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Postnasal drip and hay fever

If you suffer from hay fever, you’ll be used to plenty of irritating symptoms. Snotty nose? Yep. Peering through streaming, itchy eyes? We see you. Just. And, to add insult to your hay fever injuries, you may have to endure a postnasal drip. Postnasal drip results from you producing too much mucus and is often linked to catarrh or scleroderma.

This is a common symptom of hay fever, but you may also get it when you’re fighting a cold, flu, sinus infection or if you’re pregnant. It can also occur while eating spicy food.

What is a postnasal drip?

Postnasal drip is where excess mucus from your nose and throat glands runs down the back of your throat. Grim, we know. You may find you’re swallowing or clearing your throat more often, particularly at night, which can then cause your throat to become irritated.

Key postnasal drip symptoms

You may struggle with many symptoms if you’re experiencing postnasal drip, which can be difficult if you’ve also got hay fever or another allergy. Some of the most common symptoms of postnasal drip are:

  • Raspy or gurgling speech
  • Sore throat
  • Cough
  • Repeated clearing your throat
  • Frequent swallowing
  • Feeling a blockage in your throat

What causes postnasal drip?

You can develop postnasal drip due to a variety of reasons, and usually it’s nothing to worry about. But if you’re unsure about any postnasal drip symptoms, chat to your doctor.

The most common causes of a postnasal drip are:

  • Allergies to dust mites, animal hair or pollen
  • Colds or flu
  • Sinusitis or sinus infection
  • Pregnancy
  • Some forms of medication e.g., some contraceptive pills or blood pressure medicines
  • Physical deformities of the nose or swelling
  • Low temperatures, change in weather or extreme dryness
  • Spicy food
  • Chemical fumes, such as cleaning products, smoke or aftershave

Can hay fever cause postnasal drip?

Hay fever is a common allergy that can cause postnasal drip. It’s an allergic reaction to pollen and results in itchy eyes, a snotty nose, sinus congestion and other symptoms. Your body is trying to trap pollen particles and get rid of them from your body.

You can sometimes overproduce mucus as part of your immune response to fight pollen, causing you to develop a postnasal drip and cough.

Postnasal drip cough

A persistent cough is common if you’re experiencing postnasal drip. Your throat is trying to clear all that excess mucus. Coughing may also temporarily relieve your irritated throat, but in the long run it just makes your throat even more sore. Your best bet? Over-the-counter syrups, which can help soothe your irritated, inflamed throat. This is especially true at night when a postnasal drip cough can really kick in.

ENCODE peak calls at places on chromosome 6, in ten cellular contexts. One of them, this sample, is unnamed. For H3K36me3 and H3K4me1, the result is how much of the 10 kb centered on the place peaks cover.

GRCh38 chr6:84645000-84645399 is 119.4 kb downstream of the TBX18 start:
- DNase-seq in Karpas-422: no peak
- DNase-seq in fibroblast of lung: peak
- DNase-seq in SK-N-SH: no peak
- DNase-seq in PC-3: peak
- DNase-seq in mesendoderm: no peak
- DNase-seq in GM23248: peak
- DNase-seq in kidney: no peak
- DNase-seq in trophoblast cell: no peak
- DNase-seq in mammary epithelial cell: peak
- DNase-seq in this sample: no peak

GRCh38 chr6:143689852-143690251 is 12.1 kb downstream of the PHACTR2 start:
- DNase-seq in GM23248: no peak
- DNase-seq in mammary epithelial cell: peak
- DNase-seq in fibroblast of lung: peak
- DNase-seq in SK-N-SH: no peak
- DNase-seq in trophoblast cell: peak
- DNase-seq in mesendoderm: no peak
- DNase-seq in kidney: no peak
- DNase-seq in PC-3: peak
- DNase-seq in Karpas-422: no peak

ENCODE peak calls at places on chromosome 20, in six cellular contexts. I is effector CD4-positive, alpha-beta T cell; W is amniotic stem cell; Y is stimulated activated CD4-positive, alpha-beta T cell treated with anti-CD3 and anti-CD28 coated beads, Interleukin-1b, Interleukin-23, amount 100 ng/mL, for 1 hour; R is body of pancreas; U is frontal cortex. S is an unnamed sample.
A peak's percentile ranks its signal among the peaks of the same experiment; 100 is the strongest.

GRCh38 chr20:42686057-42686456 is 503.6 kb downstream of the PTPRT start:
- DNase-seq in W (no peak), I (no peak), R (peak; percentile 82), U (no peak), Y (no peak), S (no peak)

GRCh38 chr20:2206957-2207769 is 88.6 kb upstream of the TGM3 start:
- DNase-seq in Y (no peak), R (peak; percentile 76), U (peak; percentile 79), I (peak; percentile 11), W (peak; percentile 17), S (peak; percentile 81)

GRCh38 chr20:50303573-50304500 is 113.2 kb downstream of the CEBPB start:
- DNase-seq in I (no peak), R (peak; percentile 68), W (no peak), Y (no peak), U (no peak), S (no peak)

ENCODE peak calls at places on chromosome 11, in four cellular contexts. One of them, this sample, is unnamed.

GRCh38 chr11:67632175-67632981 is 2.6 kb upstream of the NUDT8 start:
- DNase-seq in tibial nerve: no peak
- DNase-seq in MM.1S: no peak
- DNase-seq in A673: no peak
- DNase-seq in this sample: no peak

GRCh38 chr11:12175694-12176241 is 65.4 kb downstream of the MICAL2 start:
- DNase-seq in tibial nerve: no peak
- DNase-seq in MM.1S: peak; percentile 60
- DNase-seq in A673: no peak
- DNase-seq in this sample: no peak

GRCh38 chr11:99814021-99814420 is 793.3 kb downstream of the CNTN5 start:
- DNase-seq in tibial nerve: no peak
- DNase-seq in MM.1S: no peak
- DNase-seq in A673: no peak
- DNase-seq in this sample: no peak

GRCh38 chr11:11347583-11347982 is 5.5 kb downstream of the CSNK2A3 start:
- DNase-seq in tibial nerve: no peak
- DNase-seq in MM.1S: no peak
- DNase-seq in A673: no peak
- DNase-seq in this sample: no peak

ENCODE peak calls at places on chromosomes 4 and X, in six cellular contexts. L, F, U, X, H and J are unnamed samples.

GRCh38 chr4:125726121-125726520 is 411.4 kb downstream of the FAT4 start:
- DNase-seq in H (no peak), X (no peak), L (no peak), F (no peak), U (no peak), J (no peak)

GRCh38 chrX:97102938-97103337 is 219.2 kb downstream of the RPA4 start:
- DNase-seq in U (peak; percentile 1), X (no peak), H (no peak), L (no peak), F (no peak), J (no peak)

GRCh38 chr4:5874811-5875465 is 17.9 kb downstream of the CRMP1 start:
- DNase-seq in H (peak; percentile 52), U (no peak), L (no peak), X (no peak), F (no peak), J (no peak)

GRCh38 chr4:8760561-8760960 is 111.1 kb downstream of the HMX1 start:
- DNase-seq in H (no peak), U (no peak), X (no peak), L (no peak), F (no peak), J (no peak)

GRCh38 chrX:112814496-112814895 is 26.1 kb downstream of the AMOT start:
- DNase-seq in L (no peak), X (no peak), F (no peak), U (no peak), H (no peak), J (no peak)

How long does it last?

Postnasal drip and its symptoms can last for weeks or months, depending on your circumstances. But it should eventually clear up on its own. If you’re struggling, take a visit to your pharmacist or doctor and see what advice they have.

Postnasal drip treatment

You can usually treat postnasal drip with an over-the-counter nasal spray. More complicated or long-term cases may mean you have to see your doctor. They may suggest changes to your diet or even look at surgical solutions. Don’t worry, though, for most of us, postnasal drip goes away on its own.

Antibiotics and nasal saline irrigations can help clear up any underlying sinus or bacterial infections and reduce postnasal drip.

To prevent postnasal drip, try to avoid triggers and take quick action if you come down with a cold or flu. Talk to your doctor about which antihistamines, decongestants or steroid nasal sprays might be good for you. If you struggle with hay fever and postnasal drip, you can use our pollen tracker to keep an eye on the pollen count near you.


Can you stop postnasal drip?

It's best to prevent postnasal drip by taking your allergy medication or avoiding irritants. The best way to stop it is to know what’s causing it in the first place. For example, if your postnasal drip is triggered by hay fever, try and control the amount of pollen you’re exposed to. If you do struggle with your symptoms, there are plenty of treatment options out there.

Can you have postnasal drip without a runny nose?

Yes, you can. The excess mucus produced by your body can escape through your nostrils, down your throat, or both. A snotty nose and postnasal drip could indicate you’ve got a cold, flu or hay fever.

What triggers postnasal drip?

Postnasal drip can be triggered by many things including spicy food, allergies, pregnancy, flu and the common cold. It’s usually nothing to be worried about but, if you’re concerned, speak to your doctor or pharmacist.


The content should not substitute medical advice from your personal healthcare provider. Please consult your healthcare provider for recommendations/diagnosis or treatment

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